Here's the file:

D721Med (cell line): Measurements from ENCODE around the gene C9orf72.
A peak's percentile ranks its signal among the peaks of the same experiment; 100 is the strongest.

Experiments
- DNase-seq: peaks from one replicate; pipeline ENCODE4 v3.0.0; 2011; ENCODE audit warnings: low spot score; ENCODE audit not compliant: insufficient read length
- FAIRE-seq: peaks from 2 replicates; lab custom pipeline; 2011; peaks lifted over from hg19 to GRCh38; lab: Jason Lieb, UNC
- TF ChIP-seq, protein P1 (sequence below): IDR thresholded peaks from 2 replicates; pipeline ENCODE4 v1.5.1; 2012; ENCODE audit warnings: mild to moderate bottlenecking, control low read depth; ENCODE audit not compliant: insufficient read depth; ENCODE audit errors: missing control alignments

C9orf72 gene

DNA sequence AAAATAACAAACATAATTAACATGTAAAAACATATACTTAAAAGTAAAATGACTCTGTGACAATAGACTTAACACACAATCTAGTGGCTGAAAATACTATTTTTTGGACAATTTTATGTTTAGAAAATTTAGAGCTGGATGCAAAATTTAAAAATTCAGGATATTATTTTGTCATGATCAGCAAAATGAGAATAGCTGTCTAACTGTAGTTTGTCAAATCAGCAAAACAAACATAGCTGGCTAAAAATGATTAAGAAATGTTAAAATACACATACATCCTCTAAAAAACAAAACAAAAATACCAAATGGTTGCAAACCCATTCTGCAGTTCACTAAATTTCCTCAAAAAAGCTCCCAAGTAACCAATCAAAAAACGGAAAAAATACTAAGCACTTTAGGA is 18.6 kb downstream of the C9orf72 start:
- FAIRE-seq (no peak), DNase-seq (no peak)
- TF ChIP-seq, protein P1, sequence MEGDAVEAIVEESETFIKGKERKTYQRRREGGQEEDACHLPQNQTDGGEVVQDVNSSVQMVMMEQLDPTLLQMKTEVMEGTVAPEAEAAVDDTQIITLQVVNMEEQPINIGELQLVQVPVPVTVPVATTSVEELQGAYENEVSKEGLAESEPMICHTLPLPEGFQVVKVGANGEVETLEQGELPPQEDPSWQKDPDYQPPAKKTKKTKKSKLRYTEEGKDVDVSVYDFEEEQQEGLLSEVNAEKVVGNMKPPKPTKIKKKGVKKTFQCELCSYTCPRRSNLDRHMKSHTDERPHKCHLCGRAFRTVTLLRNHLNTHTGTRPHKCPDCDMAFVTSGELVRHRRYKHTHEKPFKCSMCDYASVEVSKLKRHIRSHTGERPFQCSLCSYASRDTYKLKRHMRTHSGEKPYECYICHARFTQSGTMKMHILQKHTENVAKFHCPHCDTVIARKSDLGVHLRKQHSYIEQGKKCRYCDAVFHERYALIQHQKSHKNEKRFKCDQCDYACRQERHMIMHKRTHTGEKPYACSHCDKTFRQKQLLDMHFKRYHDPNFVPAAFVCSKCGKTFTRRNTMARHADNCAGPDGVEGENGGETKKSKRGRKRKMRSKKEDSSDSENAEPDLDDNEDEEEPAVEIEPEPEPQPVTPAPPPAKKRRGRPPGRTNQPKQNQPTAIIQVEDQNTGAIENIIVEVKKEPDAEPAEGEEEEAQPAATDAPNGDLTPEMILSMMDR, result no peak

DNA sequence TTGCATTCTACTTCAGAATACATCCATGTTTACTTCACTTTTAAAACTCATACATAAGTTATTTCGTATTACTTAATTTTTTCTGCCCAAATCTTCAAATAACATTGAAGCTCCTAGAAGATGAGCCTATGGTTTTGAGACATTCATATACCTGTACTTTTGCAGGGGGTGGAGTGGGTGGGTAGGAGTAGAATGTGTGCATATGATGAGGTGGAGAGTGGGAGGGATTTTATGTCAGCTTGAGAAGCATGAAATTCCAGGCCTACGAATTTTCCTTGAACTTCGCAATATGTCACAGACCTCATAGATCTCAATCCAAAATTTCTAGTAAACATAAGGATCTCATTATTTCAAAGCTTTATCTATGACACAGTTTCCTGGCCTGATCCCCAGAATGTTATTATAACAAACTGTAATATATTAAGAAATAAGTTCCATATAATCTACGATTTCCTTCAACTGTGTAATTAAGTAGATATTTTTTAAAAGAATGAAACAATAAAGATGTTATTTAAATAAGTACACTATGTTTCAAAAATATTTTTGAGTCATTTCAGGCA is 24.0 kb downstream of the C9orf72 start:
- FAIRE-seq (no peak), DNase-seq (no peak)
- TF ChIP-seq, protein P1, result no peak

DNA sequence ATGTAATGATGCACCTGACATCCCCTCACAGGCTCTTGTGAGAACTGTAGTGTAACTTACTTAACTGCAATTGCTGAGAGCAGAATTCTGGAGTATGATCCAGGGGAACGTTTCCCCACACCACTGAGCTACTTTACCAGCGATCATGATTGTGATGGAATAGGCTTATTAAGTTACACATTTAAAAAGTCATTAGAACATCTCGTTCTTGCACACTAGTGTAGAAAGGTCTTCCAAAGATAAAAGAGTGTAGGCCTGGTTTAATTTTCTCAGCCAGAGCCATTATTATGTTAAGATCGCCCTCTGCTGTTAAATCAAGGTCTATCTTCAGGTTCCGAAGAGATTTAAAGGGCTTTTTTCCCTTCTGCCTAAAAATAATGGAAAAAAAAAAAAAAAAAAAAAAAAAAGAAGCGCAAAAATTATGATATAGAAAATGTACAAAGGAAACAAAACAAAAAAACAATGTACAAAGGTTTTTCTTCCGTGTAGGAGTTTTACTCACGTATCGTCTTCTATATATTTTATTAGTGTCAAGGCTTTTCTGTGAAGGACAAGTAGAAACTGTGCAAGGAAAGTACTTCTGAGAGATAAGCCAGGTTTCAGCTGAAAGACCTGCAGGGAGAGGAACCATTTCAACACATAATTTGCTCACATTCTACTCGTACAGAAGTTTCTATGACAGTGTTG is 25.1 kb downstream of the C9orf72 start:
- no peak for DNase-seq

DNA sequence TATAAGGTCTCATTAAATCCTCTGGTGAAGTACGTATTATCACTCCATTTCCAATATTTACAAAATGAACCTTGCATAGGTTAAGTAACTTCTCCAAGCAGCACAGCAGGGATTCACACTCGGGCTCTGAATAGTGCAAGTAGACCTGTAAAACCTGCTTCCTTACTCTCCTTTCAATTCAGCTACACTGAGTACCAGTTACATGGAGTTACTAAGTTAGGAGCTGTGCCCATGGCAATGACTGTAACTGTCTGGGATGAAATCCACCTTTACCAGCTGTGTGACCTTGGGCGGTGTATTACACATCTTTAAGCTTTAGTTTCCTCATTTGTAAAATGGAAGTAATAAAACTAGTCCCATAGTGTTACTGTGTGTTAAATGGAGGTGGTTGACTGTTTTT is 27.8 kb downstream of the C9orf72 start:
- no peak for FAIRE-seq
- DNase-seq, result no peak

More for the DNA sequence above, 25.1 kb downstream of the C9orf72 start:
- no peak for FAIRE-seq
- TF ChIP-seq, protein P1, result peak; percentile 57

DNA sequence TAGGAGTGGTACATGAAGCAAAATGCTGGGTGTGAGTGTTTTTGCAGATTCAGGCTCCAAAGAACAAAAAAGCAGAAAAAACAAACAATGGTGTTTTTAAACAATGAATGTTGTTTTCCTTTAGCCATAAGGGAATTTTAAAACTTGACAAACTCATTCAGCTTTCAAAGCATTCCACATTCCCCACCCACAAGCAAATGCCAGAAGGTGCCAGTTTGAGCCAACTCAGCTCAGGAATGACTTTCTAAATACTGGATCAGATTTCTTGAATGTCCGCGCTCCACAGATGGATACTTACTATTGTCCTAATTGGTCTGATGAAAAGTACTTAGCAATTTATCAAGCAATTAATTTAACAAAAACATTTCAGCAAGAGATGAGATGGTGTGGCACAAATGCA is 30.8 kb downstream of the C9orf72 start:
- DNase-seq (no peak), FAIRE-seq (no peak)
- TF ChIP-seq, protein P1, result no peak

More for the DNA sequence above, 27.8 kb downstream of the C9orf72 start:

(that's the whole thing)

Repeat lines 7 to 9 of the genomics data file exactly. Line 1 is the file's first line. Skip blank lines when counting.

C9orf72 gene

DNA sequence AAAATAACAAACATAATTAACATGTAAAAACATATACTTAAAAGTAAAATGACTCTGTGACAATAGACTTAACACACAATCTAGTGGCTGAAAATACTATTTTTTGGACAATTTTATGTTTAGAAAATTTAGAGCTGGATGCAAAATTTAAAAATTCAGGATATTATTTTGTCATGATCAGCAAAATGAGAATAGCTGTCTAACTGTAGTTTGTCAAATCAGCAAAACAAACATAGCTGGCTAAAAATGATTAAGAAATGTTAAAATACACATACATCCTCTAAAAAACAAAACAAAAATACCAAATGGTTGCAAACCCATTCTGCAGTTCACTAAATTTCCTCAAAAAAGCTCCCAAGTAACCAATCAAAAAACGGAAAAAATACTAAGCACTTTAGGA is 18.6 kb downstream of the C9orf72 start:
- FAIRE-seq (no peak), DNase-seq (no peak)